That’s the tooth! Scientists sequence Neanderthal DNA found in molar

This is some of the oldest DNA ever found of our ancient human cousins and it dates back at least 80,000 years
Neanderthal DNA Digital 3D scans of the Neanderthal tooth that was found in Poland. (Stefano Benazzi)


From the time that we're very young, many of us are taught that a tooth is a valuable thing.

We brush our teeth to keep them clean. We go to the dentist to make sure they're healthy. And when a baby tooth falls out, we sometimes even get money! (Thanks, Tooth Fairy!)

But our teeth are valuable for more reasons than just this. They are unique and can even be used to identify us by their shape and placement in our mouths. And also by what they contain inside: our DNA! Archeologists are putting these facts to the test using the tooth of a Neanderthal.

All in sequence

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Sequencing DNA, which has millions of individual components, is no easy task. (Getty Embed)

Recently, researchers sequenced the DNA inside the Neanderthal tooth, which was found in Stajnia Cave in Southern Poland. Sequencing is when all of the millions of nucleotides (or organic molecules) within the larger DNA molecule are given an order. Finding the proper sequence is what tells researchers what living thing the molecule comes from.

And what did this Neanderthal DNA tell scientists?

Life in an ice age

Neanderthal DNA tools

A collection of Micoquian tools found in the Stajnia Cave. (Andrea Picin)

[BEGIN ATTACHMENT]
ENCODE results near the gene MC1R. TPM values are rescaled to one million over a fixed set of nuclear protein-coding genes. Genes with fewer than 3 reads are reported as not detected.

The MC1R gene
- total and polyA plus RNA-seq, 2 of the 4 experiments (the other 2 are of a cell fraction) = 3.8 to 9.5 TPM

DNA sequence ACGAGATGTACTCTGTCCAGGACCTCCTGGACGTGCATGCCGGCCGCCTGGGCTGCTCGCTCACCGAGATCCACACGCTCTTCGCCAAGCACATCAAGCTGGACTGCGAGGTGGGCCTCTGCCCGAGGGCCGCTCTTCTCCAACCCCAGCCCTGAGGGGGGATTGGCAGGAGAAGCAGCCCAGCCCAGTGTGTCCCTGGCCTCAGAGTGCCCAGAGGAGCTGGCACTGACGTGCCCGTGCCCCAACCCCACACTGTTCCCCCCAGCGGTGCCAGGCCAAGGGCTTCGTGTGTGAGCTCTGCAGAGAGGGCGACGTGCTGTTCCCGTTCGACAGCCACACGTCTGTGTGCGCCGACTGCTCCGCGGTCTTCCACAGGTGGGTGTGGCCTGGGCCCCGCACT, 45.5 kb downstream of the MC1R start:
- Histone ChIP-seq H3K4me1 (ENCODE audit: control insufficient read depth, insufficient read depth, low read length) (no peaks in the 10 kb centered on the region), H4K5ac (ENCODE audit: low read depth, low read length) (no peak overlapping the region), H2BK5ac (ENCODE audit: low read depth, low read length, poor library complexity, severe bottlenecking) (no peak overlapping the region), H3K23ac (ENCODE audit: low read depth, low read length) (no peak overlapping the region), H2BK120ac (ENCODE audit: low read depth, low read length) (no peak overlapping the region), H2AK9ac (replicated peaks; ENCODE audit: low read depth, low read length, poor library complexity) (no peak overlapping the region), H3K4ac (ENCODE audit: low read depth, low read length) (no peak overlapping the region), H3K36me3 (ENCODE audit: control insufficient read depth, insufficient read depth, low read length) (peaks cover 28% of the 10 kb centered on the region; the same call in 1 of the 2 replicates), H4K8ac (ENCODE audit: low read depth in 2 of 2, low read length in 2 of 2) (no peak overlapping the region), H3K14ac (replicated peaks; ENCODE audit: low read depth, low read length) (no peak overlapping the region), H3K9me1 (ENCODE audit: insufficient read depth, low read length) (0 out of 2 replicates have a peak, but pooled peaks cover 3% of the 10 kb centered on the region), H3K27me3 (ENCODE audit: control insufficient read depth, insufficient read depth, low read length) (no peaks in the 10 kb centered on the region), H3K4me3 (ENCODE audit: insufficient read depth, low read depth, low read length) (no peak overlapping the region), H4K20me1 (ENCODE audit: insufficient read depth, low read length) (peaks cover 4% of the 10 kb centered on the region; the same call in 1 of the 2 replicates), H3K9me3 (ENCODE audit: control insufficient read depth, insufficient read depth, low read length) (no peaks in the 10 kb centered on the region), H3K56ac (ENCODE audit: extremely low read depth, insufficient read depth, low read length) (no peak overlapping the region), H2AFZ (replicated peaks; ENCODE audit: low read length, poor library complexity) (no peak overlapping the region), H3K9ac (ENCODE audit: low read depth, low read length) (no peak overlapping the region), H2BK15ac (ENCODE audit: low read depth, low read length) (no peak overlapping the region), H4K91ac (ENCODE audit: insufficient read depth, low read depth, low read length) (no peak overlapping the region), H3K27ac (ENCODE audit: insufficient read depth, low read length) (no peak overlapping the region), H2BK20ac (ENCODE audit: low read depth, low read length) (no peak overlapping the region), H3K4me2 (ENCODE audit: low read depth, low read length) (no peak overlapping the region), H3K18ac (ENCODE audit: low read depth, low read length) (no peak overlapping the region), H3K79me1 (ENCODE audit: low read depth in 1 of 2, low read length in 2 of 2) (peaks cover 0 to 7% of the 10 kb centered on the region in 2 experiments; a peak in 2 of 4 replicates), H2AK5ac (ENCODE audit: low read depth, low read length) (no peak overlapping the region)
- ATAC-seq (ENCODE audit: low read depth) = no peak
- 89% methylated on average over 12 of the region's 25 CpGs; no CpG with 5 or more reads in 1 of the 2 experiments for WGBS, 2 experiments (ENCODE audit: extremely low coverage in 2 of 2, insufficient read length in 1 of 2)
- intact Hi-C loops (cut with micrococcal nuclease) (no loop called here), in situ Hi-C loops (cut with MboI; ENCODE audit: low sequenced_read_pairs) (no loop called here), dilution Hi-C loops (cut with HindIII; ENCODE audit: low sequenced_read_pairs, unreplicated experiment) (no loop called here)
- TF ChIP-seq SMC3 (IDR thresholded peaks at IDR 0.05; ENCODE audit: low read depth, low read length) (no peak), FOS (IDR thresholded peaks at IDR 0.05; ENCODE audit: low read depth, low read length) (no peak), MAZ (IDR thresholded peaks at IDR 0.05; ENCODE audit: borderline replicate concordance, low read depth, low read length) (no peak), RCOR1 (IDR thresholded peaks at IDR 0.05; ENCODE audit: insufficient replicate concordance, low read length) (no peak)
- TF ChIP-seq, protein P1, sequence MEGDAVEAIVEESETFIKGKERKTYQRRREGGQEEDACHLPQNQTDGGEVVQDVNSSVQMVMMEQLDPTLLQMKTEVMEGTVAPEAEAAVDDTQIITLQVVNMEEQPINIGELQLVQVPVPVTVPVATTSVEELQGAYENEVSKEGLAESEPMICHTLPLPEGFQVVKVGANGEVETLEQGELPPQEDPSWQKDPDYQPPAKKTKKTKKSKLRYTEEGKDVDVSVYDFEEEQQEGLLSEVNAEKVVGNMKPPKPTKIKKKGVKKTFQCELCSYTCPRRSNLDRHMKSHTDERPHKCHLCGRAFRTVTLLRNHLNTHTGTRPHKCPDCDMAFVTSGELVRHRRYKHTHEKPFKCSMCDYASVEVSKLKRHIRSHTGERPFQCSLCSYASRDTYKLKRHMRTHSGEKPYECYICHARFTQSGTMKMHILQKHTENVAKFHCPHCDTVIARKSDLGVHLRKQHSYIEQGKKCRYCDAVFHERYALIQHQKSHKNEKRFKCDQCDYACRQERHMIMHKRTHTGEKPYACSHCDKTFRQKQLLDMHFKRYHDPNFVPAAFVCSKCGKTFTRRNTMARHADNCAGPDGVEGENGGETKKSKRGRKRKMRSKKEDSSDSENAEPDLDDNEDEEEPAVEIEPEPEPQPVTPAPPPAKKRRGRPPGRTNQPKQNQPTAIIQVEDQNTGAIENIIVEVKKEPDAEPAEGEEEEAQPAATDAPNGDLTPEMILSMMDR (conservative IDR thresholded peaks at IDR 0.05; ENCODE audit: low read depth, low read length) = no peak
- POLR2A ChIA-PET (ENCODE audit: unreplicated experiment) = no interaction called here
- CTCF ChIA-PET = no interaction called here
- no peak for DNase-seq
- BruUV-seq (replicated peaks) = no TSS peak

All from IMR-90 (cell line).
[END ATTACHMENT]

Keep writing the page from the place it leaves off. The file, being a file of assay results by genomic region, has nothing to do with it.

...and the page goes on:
This particular Neanderthal was an adult and lived at least 80,000 years ago. During this time, the habitat was in an ice age. The area was a frigid tundra and food—such as woolly rhinos and mammoths—was hard to find. Many Neanderthals left these areas to live in warmer regions that were further south.

But some stayed and adapted. These Neanderthals migrated around the area to follow herds of potential food, and used tools now known to researchers as Micoquian. These types of tools were perfect for hunting these animals and many Micoquian artifacts were found in the same cave as the tooth.

On the move

The DNA also allowed researchers to understand the history behind these people. It connects this particular Neanderthal to the DNA of distant Neanderthal relatives that had lived further north and west in Germany and Belgium about 40,000 years earlier.

At that time, 120,000 years ago, those places would've been much warmer and full of lush forests and more animals to hunt. The Neanderthals that lived there would not have needed to migrate around as much in search of food.

But the Neanderthal whose tooth was found in Poland would have needed to be on the move. The fact that 40,000 years later, this person was living far away from where its ancestors had suggests that Neanderthals had adapted to a life of migration.

In the end, it's pretty amazing what a tiny tooth can reveal. And if more specimens of Neanderthal DNA are found, there could be even more to learn from it, as archeologists compare them and try to piece together life tens of thousands of years ago.


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